Published just in time for readers to enjoy through the ever-darkening nights of October, SelfMadeHero’s latest offering is a second volume of graphic adaptations of the tales of MR James: a medievalist scholar and provost of King’s College, Cambridge, who is remembered today as the finest purveyor of ghost stories in the English language. James’ work, written to be read aloud at cosy, candlelit gatherings, is rife with themes of obsession, half-glimpsed terrors, and frequently involved lonely academics whose haughty scepticism is shattered when they encounter supernatural visitations as a result of their hunger for knowledge and unscrupulous curiosity. Adapted by Leah Moore and John Reppion, and featuring the illustrations of Meghan Hetrick, Abigail Larson, Al Davison and George Kambadais, the tales adapted for this volume include some of his best known work.
“Number 13” concerns a bookish historian who, while conducting academic research in Denmark, discovers his hotel has a mysterious thirteenth room that only manifests at night and houses a particularly malevolent inhabitant. George Kambadais’ illustrations delight in suggesting the infernal being that lies in wait just behind the door of the eponymous room.
Illustrated by Abigail Larson (with colours by Al Davison), “Count Magnus” tells of a travel writer who receives permission to examine a large collection of historical documents that belong to a Swedish noble family. He soon develops a morbid fascination with the accounts of one of their long dead ancestors, a cruel nobleman named Count Magnus. As he delves deeper into Count Magnus’ occultist past, the writer is menaced by shadowy figures from beyond. Larsen’s illustrations help imbue this story with a distinctive Gothic atmosphere and are particularly effective.
“Oh, Whistle, and I’ll Come to You, My Lad” is perhaps one of James’s most well-known tales. It tells of a stuffy academic who, while holidaying on a particularly desolate stretch of the English coast, stumbles upon an old whistle. Soon after, he experiences a deeply unsettling spectral visitation which manifests in the spare bed in his hotel room. Some of the imagery in this tale — particularly the long, lonely stretches of beach — was captured beautifully by Jonathan Miller’s BBC adaptation, but illustrator Al Davison does an admirable job of evoking his own vision of a very memorable haunting.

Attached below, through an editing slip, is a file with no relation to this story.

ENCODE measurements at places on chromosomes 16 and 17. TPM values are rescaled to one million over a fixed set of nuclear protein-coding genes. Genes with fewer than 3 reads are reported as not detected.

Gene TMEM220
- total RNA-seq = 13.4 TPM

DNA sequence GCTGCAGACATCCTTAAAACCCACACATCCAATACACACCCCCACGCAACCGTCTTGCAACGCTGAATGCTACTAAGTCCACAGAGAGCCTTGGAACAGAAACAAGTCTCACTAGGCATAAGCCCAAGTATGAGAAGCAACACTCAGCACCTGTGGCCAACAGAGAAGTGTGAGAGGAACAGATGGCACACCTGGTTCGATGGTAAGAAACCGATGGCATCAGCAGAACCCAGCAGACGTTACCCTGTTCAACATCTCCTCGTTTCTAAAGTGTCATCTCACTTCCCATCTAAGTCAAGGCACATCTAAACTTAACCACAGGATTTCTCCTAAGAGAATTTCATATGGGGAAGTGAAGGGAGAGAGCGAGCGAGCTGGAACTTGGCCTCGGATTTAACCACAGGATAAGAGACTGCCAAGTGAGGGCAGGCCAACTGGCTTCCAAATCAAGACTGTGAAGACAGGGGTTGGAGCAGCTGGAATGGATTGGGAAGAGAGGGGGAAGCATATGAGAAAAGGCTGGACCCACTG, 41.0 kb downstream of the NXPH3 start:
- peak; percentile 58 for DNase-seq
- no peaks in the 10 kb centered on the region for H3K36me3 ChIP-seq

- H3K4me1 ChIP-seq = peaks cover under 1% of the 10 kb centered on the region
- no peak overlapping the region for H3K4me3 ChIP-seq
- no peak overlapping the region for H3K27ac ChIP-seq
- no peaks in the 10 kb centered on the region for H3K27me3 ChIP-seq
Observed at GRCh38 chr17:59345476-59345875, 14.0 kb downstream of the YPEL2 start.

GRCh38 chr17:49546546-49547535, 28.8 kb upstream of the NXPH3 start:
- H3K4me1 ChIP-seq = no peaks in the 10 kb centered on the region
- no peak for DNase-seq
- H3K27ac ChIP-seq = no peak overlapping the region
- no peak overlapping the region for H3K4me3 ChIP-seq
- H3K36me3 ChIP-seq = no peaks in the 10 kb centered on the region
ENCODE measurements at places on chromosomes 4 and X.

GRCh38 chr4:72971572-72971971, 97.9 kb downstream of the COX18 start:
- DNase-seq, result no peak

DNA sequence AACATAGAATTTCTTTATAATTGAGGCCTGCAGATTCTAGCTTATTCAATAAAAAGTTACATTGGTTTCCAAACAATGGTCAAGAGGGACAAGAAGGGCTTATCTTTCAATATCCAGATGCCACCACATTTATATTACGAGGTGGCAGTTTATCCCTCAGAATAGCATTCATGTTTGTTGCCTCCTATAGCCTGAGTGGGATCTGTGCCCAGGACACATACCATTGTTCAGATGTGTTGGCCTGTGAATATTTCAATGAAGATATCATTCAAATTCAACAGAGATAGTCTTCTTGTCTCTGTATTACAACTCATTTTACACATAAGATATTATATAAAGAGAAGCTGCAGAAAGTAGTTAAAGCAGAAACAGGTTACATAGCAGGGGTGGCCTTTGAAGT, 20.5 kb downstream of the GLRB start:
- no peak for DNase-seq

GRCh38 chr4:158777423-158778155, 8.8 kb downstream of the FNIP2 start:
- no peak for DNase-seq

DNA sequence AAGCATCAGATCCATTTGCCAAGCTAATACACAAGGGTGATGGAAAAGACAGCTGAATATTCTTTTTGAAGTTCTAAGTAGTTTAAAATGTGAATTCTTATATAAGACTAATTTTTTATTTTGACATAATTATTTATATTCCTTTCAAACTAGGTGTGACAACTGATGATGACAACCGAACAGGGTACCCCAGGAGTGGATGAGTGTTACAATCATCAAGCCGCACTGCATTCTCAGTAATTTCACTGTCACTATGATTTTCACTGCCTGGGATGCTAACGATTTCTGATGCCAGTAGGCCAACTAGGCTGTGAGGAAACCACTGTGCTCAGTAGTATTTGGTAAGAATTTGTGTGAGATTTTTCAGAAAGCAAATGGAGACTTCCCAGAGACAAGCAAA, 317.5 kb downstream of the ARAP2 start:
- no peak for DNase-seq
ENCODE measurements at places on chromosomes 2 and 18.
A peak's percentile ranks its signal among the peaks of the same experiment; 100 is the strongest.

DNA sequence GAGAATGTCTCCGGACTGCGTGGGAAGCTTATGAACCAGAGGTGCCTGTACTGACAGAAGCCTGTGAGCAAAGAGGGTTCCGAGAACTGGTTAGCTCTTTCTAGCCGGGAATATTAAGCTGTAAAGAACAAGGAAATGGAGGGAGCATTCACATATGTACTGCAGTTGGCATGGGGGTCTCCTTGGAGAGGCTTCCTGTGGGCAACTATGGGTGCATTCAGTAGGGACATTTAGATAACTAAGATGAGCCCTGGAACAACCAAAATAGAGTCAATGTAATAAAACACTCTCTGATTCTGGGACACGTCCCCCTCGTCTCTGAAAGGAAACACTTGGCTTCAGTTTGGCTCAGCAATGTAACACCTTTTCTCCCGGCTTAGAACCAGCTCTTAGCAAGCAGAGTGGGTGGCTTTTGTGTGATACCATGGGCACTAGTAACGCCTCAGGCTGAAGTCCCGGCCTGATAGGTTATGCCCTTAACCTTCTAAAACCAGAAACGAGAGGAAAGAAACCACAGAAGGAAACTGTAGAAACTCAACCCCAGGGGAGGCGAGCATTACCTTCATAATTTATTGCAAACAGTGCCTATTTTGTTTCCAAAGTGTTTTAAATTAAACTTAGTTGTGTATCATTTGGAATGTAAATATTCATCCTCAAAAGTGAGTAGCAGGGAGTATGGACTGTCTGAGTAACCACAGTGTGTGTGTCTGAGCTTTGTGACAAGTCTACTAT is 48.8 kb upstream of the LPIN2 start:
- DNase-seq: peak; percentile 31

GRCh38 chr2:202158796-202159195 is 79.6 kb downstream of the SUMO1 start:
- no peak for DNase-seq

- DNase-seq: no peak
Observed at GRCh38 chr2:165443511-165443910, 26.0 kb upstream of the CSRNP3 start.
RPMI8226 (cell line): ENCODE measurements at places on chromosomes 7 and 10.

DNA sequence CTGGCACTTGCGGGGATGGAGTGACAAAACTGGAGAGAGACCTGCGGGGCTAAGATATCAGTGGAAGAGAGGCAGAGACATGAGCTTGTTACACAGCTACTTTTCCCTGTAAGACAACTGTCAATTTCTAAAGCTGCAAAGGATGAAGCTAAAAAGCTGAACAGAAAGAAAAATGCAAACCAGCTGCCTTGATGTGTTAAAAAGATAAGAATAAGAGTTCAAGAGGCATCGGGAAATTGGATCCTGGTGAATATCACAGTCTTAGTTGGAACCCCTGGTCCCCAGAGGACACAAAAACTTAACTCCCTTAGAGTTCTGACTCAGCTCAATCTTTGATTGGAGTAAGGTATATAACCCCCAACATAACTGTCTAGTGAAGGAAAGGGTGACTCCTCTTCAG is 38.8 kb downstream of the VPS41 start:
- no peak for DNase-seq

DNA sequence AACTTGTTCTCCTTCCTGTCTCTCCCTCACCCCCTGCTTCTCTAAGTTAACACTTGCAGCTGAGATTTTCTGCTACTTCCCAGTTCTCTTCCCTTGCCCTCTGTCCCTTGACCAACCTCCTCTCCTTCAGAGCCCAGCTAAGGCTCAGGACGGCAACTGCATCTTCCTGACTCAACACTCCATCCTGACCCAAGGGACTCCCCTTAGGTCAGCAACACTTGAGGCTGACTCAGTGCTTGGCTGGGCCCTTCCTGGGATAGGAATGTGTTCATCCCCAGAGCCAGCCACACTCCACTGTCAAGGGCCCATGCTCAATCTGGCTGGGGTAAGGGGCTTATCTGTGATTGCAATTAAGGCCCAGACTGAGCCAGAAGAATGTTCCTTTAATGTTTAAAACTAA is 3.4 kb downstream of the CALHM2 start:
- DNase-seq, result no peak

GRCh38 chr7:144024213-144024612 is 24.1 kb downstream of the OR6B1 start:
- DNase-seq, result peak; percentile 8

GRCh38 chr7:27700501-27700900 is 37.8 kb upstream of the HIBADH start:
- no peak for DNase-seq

Lastly, “The Treasure of Abbot Thomas”, illustrated by Meghan Hetrick, details the grim plight of a scholar of medieval history who, while conducting research in an abbey library, finds clues that eventually lead him to the hidden treasure of a disgraced abbot; but the treasure is not unguarded… With the retention of James’ original framing narrative, this tale really boasts a sense of unavoidable, inevitable doom, and Hetrick’s illustrations render key moments — such as when several characters descend into the depths of an ancient well — particularly atmospheric.
This volume should appeal to diehard admirers of MR James’ chilling works, as well as tentative newcomers. While some fans may balk at graphic adaptations of immensely suggestive works that subtly conjured lurking horrors, leaving the rest to the reader’s imagination, Moore and Reppion are highly sensitive in their approach. While the tales are condensed, key dialogue and memorably nerve-jangling passages and excerpts of dialogue are retained. The contrasting styles of the illustrations complement each of the stories and though some of the artists don’t hold back from depicting the ghoulish phantasms that stalk through the pages of James’ work (well, it is a graphic adaptation), others take a more restrained approach. All are hauntingly effective.
12 Oct 2017